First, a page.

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Gaetano DONIZETTI (1797–1848)
Linda di Chamounix (1842)
Edita Gruberova (soprano) – Linda; Deon van der Walt (tenor) – Carlo, Visconte di Sirval; Jacob Will (bass) – Il Marchese di Boisfleury; László Polgár (bass) – Il Prefetto; Armando Ariostini (baritone) – Antonio, padre di Linda; Nadine Asher (mezzo-soprano) – Maddalena, madre di Linda; Cornelia Kallisch (mezzo-soprano) – Pierotto; Miroslav Christoff (baritone) – L’Intendente del feudo
Chorus and Orchestra from the Zürich Opera/Adam Fischer
rec. live, Opernhaus Zürich, September 1996
Directed for stage by Daniel Schmid, Set Design: Erich Wonder; Costume Design: Florence von Gerkan, Lighting: Jakob Schlossstein, Jürgen Hoffman
Directed for DVD by Alf Bernhard-Leonardi
TDK DV-OPLDCM [2 DVDs: 164:00]


The year 1842 was an unusually good one for new operas. On March 9 La Scala launched Verdi’s break-through work Nabucco, on October 20 the Court Opera in Dresden premiered Wagner’s Rienzi, December 9 saw the first performance of Ruslan and Ludmila in St. Petersburg and the last day of the year Altes Theater in Leipzig showed Lortzing’s Der Wildschütz, all of them works that can be seen at times even today. In between, on 19 May Donizetti’s Linda di Chamounix had had its premiere at the Kärntnertortheater in Vienna and was a tremendous success, the composer himself conducting. The Emperor immediately named him Court Composer and Court Kapellmeister and the Empress handed over a scarf on which she had personally embroidered in gold “The Empress of Austria to Donizetti on the night of May 19 1842 for the opera Linda”. The opera played all over Europe, even as far away as Finland, but eventually it disappeared, as did most of Donizetti’s 70+ operas - the exact number is difficult to clarify exactly since he tended to rework many of his compositions, sometimes to such a degree that they could be seen as new works. After Linda he only wrote four new operas, Caterina Cornaro, Don Pasquale, Maria di Rohan and Dom Sébastien.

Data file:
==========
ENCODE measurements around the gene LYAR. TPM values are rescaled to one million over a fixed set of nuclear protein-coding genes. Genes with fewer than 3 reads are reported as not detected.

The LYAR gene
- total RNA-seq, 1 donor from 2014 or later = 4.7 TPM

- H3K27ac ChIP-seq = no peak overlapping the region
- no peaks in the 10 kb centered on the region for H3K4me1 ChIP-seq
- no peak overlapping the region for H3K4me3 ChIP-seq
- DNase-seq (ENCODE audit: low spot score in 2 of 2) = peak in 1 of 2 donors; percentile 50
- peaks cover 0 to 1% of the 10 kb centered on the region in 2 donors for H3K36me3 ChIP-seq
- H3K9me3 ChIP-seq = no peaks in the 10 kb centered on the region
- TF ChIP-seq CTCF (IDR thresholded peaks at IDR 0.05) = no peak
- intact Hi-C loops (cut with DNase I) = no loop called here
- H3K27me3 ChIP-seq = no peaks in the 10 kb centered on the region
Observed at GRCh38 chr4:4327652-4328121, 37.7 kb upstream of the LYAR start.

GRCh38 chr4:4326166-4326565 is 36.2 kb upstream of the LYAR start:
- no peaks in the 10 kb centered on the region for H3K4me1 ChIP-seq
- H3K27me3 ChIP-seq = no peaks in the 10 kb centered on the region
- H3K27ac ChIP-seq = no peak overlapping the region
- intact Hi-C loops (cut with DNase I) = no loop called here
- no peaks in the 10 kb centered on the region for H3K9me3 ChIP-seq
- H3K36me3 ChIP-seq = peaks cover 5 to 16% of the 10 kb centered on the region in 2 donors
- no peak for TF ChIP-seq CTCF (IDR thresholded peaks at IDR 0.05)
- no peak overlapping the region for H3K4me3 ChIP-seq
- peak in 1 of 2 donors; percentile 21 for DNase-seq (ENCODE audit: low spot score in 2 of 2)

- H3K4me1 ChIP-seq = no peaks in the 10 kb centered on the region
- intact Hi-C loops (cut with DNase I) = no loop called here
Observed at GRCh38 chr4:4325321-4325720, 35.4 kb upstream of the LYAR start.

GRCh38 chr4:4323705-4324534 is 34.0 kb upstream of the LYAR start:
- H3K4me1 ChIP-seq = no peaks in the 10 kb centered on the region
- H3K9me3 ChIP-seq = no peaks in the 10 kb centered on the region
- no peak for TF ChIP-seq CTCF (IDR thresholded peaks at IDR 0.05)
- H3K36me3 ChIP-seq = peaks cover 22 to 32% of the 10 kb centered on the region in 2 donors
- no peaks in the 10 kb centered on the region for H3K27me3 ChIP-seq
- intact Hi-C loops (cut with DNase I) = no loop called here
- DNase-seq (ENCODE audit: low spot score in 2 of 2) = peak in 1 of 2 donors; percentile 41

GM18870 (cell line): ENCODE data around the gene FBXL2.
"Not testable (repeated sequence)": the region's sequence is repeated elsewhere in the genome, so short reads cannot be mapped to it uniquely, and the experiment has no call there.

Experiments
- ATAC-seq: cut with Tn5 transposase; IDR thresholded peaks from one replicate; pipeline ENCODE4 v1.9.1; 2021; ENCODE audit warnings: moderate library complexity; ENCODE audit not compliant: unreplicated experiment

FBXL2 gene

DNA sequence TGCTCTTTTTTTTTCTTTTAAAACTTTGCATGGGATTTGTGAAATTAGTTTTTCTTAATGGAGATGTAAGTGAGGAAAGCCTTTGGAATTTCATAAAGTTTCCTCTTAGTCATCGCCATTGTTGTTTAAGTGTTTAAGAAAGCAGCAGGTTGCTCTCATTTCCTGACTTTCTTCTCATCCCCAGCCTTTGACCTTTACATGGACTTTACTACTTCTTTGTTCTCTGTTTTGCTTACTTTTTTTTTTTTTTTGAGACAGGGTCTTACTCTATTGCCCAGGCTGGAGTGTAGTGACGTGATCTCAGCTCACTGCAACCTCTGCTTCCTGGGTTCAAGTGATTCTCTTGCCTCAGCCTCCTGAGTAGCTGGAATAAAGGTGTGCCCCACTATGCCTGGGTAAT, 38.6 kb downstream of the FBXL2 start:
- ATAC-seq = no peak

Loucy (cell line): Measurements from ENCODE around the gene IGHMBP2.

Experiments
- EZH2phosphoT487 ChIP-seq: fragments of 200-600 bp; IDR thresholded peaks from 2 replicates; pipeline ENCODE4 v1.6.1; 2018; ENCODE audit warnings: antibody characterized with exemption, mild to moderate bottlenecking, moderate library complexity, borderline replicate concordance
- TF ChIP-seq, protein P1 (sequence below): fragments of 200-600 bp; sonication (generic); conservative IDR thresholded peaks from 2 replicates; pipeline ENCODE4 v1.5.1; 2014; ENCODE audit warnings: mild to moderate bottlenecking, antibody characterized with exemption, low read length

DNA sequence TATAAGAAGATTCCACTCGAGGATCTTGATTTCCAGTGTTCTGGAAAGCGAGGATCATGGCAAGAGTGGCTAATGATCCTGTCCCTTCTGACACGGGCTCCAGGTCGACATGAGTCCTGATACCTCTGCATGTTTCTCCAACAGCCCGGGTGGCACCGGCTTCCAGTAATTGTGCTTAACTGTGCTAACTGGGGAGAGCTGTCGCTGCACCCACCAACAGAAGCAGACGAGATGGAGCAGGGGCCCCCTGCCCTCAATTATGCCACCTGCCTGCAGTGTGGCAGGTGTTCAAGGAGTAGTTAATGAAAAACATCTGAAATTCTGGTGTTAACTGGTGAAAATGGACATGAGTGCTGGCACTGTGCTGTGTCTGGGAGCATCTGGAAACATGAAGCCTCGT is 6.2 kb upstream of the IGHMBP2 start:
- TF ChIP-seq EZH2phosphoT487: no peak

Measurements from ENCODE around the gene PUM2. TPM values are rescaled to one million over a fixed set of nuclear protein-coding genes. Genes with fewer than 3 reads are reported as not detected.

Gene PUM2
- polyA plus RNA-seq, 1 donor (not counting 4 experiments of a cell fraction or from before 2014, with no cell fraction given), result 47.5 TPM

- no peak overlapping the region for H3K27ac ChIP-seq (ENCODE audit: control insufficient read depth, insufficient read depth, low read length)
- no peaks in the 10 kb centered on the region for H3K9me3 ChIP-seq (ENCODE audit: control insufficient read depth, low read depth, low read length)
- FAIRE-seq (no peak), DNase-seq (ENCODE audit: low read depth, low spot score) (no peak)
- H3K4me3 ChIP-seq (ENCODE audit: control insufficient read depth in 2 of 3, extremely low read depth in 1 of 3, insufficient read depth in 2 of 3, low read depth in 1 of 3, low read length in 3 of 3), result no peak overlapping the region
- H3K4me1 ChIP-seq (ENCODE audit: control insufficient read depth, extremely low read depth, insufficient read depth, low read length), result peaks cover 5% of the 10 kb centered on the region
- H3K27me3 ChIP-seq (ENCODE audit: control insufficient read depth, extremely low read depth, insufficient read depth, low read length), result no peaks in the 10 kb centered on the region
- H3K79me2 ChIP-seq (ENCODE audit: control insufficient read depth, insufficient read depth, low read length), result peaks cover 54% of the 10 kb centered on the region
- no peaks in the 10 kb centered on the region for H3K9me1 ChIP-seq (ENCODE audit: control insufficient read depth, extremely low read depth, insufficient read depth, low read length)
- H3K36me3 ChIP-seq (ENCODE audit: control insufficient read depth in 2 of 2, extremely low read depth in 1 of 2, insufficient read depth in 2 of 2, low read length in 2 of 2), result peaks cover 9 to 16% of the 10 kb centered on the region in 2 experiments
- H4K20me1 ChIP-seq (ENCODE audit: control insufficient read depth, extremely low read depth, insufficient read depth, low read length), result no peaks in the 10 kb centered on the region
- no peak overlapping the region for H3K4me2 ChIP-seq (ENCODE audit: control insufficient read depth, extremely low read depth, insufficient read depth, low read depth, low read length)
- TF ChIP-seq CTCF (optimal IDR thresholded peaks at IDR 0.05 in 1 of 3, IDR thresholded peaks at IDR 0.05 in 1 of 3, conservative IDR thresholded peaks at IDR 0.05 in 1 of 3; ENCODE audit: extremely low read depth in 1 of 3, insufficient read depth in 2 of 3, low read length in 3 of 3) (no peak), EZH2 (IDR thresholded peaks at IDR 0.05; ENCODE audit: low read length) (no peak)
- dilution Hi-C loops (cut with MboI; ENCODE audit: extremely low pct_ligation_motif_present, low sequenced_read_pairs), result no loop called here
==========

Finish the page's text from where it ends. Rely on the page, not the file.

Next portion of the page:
‘Melodramma in tre atti’ says the libretto, sometimes it is named ‘opera semi-seria’, since it is not a tragedy – it has a happy end. It even includes a genuine buffo role, the evil character of the play, Marchese, since it in those days was impossible in Vienna to portray an aristocrat as a crook.

The story: Act I: ‘The Departure from Chamounix’ Antonio, a poor farmer has asked the Marchese for help. The latter contemplates employing his daughter Linda as a maid but wants to see her first. Linda is secretly in love with Carlo, a poor painter, who actually is the Visconte di Sirval, a relative of the Marchese’s. Pierotto, a friend of Linda’s from her youth, sings a sad song about a girl who is betrayed by her lover and Linda gets suspicious about Carlo’s intentions. The prefect warns Antonio about the Marchese and asks him to send Linda to a factory in Paris. Act II:’Paris’ Linda lives in a luxurious flat, owned by Carlo, whom she knows is the Visconte. He wants to marry Linda, but his mother wants him to marry another woman. Pierotto comes and tells Linda about the preparations for Carlo’s wedding and Linda goes mad. Act III: ‘The Return to Chamounix’  Pierotto has brought Linda back to her home village and everybody is distressed about her state of mind. She doesn’t recognize anybody, not even her mother. Carlo arrives, having finally talked himself out of the planned wedding and persuades his mother to accept his marrying Linda. By singing a song from their happy time together he manages to bring her back to her former self and all involved rejoice.